Thanks gentlemen, Clark, your quote "The shoulder should then grow between minus 0.0059 and plus 0.0261". So, if I understand correctly, .021 shoulder "growth" could be somewhat expected?
No, I expect the brass to be pushed .008 to .010" forward, the shoulder to push out, and then the case to stretch .006, so the shoulder will look like it got .014" longer on the first firing... but .021" is possible on the first firing, and ... on the second if the shoulder was pushed back too far in full length re sizing.
The brass takes a one time bad hit, but if the shoulder is only pushed back .001" when sized, the brass can still last a long time.
This has little to do with pressure, other than if the loads are too wimpy, the case will not stretch and the fired case will have the primer sticking out .006"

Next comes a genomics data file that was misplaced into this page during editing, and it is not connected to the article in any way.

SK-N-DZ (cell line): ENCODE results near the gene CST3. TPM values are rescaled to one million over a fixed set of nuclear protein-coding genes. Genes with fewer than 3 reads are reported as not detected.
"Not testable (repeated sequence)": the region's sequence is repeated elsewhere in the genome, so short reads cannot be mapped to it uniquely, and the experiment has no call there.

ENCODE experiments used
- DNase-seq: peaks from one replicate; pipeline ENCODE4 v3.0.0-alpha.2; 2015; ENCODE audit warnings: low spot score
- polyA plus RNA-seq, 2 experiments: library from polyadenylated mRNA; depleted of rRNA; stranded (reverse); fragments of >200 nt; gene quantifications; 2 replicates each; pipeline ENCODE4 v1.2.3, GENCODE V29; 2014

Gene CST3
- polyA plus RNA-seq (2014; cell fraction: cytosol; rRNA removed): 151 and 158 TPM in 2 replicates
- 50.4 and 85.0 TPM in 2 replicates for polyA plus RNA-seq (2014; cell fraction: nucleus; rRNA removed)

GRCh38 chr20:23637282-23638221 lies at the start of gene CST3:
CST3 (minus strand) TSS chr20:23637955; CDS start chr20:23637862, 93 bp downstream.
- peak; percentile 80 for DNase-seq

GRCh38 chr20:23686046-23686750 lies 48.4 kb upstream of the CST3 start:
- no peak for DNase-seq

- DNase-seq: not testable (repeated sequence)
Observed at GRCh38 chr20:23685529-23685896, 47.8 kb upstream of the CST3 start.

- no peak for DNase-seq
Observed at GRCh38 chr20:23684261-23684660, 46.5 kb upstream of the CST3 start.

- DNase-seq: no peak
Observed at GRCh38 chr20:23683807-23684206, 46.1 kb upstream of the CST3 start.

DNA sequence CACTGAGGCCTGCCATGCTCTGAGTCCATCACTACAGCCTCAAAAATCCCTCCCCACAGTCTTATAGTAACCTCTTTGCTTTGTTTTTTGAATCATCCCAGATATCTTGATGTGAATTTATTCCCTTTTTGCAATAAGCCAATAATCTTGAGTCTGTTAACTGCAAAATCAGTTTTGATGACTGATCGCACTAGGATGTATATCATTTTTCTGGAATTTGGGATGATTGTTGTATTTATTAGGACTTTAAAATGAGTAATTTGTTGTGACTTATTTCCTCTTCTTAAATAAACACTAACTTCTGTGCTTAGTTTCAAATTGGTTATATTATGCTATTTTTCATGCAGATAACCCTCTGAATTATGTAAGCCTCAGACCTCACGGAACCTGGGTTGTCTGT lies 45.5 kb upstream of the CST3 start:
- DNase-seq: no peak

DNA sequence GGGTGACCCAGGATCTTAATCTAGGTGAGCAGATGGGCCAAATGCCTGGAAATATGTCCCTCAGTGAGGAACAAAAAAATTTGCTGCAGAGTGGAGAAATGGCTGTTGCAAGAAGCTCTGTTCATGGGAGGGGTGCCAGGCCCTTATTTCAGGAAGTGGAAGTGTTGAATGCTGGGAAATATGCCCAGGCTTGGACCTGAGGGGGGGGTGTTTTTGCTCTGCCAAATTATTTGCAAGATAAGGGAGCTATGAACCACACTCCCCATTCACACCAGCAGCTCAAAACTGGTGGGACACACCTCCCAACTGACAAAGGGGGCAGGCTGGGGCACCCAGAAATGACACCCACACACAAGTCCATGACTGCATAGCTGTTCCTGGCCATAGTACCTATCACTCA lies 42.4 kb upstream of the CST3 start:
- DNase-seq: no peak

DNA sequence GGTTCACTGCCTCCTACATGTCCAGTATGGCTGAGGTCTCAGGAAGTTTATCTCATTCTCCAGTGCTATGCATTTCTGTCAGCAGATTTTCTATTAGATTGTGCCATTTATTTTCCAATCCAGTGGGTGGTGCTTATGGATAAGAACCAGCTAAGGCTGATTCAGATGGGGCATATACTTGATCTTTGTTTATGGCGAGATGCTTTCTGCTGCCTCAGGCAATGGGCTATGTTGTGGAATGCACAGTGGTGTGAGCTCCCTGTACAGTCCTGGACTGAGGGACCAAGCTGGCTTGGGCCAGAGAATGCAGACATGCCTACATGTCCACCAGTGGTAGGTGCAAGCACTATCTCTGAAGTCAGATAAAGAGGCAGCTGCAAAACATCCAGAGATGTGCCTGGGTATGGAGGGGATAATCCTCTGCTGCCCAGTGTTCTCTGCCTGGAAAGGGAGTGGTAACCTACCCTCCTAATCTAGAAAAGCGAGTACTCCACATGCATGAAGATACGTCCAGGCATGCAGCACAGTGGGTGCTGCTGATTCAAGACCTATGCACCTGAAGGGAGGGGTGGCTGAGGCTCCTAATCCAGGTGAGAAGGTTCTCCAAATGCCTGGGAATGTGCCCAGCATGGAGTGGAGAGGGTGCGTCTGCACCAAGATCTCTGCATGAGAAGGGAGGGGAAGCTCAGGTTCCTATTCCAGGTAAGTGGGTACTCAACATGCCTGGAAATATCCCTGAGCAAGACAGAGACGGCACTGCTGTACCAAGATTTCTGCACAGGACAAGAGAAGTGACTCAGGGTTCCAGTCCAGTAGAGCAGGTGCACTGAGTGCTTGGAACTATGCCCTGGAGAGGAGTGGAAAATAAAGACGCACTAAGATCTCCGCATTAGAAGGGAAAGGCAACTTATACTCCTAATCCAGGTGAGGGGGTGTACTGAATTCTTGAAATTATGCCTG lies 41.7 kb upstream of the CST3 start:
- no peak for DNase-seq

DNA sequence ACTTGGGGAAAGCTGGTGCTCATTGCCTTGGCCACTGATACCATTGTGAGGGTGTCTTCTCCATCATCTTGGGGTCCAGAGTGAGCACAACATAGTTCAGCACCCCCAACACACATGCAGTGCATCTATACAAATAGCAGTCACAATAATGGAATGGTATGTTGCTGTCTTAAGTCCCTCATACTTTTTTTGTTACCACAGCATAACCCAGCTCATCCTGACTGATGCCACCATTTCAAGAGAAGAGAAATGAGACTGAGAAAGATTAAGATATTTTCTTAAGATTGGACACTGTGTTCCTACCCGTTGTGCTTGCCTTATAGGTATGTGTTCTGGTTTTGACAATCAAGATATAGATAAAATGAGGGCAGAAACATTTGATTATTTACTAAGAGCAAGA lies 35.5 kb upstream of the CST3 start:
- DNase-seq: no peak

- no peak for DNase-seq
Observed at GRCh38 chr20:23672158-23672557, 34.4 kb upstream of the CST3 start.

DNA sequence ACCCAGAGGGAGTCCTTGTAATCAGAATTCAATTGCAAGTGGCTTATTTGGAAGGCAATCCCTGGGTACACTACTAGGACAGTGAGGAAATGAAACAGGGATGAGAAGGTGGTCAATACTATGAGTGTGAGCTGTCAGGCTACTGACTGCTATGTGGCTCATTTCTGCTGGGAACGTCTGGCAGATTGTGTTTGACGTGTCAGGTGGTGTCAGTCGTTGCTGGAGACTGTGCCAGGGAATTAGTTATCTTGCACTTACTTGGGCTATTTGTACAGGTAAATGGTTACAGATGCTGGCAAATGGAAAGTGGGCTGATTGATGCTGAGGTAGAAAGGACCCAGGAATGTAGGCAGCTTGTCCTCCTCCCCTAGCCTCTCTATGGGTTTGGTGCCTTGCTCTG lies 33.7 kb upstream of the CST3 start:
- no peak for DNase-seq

Some of the pressure signs you describe are ambiguous.
ejector pin mark on case head along with significant "smiley face" (and horrible accuracy)
blowing the ejector pin into the bolt head with another min recipe.
ejector mark on case head and stiff bolt.
But stiff bolt lift is not good.
Here is a pic of a 7mmRM case head I fired that the primer fell out. This had .017" of extractor groove growth and the primer fell out.
This is very bad. Don't do that.
If you see any extractor groove growth anywhere around the case with dial calipers, the powder charge is too high.
This is not in any book, just what I do.. but I like to see extractor groove measurements before and after firing. If you are certain that there is growth, the charge needs to be reduced by at least 4% for a useful load.
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